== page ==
Green Room

Re: Re: Manning and whistleblowing

posted at 7:03 pm on January 19, 2013 by

Ed, I hear what you’re saying, and I’m not disagreeing on the technical points. Bradley Manning absolutely had each of those avenues open to him, and perhaps more. Even in a worst case scenario where he was deployed in a command who refused to process any complaints he might have, there were other avenues. When on leave or in a position to make a private, unmonitored call to family members, he could have gotten word to a more “friendly” senator about his charges, even if he lived in a deep red state. And they would have received a response given the political and security ramifications of the claims. But that’s not really the crux of what I was driving at and, perhaps, failed to convey.

One of my key points was that Manning doesn’t even qualify as a legitimate whistleblower by definition, as I explained in my column. Had he come close to qualifying, he could have found extra-legal avenues for his complaints. Given the rather poisonous media environment, as I think you’ll agree, the alleged traitor could have found a willing ear anywhere from the CBS evening news to even Wikileaks. Had he truly been angry just over the now public video and released just that – perhaps with a handful of carefully chosen pieces of military correspondence supporting his claims – he would have found willing allies in the press. And that kind of pressure can and does have an effect (at least sometimes) on the military and their civilian directors. It might even have influenced a somewhat more favorable outcome for him.

But going back to my original assertion, his blatant, scattershot release of nearly a million pieces of sensitive documentation made it hard for even the media to give him cover on the larger stage. Assuming the things his lawyer has already hinted at being willing to admit are true, Manning was no whistleblower. He was angry at something to be sure, but it wasn’t righteous indignation. He may have been angry at the military after finding, once on the inside, that he was a poor fit for it. But he was no crusader. He was treasonous.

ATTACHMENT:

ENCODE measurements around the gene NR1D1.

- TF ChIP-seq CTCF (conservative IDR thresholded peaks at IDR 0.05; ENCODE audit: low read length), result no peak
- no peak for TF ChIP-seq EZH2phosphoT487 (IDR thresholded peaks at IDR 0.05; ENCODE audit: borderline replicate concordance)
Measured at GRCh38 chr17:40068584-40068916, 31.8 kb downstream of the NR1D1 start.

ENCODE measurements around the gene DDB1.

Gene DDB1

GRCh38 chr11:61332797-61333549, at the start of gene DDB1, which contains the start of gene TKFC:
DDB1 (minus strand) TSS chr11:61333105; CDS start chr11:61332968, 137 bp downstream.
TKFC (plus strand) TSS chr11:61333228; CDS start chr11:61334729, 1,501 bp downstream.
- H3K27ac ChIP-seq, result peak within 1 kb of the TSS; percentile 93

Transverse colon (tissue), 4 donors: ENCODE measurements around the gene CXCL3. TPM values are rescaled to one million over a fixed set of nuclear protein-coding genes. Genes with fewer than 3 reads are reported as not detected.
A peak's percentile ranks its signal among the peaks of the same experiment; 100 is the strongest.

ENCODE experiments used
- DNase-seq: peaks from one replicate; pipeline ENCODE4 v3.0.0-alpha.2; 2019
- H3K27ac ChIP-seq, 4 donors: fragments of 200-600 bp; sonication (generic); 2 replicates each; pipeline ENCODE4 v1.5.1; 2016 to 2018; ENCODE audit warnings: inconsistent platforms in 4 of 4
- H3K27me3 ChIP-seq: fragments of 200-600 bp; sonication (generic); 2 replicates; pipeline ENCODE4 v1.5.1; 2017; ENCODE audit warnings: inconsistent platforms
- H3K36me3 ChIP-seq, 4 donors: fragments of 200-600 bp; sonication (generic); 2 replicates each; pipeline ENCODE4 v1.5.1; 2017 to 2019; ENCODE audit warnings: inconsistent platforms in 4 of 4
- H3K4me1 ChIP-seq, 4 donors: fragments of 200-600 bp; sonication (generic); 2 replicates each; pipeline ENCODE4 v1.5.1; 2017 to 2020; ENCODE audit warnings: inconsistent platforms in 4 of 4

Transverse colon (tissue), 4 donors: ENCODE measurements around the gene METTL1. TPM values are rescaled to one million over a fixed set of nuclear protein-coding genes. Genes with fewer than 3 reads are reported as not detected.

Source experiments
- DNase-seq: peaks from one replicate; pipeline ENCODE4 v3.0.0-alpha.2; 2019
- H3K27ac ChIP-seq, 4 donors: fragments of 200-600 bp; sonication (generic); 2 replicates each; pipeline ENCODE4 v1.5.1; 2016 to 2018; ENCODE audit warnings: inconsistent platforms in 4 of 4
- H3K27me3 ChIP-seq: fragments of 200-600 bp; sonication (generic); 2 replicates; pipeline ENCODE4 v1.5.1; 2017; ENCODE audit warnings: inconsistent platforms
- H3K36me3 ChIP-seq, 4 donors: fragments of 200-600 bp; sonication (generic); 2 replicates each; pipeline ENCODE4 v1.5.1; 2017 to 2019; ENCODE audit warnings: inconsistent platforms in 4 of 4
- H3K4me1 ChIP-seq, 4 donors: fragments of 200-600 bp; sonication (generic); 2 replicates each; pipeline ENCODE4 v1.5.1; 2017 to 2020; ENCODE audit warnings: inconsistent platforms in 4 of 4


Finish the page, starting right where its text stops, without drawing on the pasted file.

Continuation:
The military justice system is not composed of idiots, no matter how much many of us who lived it like to joke about it. And I think the judge in this case is no idiot and has already seen through this as a sham. Just my opinion, of course.

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Without reference to Manning, I’m not happy when any judge disallows any defense. Even if the defendant wants to claim “Martians made me do it,” it ought to be up to the jury to decide if the claim makes sense.

PersonFromPorlock on January 19, 2013 at 9:00 PM

But he was no crusader. He was treasonous.

Let’s specify that being a crusader does not exclude being a traitor. A crusader for communism, for example, would still be a treasonous b@[email protected]

PFP, there’s an answer to you on the primary thread.

GWB on January 20, 2013 at 12:42 AM

PFP, there’s an answer to you on the primary thread.

GWB on January 20, 2013 at 12:42 AM

Replied to, there.

PersonFromPorlock on January 20, 2013 at 9:24 AM

Manning is guilty of treason. Carry out the death sentence for that, and save the crocodile tears for someone who has actually made a positive contribution to his country and/or his fellow man.

landlines on January 20, 2013 at 6:17 PM

There is no justifiable argument for Treason, especially as an active duty member of the military.

This is why the judge is correct in refusing Mannings defense distraction as a possible excuse for his obvious Treason.

Manning did what he did, and he admits he did what he did. Trying to seek excuses for it now, after he admits he did it, just prolongs the inevitable punishment sentence.

Manning is lucky he wasn’t summarily judged at a quick court martial and the shot. Which is what they used to do prior to this new politically correct military mindset that everyone is allowed to come up with an excuse for their behavior in hopes of a sympathetic jury.

Lawrence on January 20, 2013 at 8:27 PM


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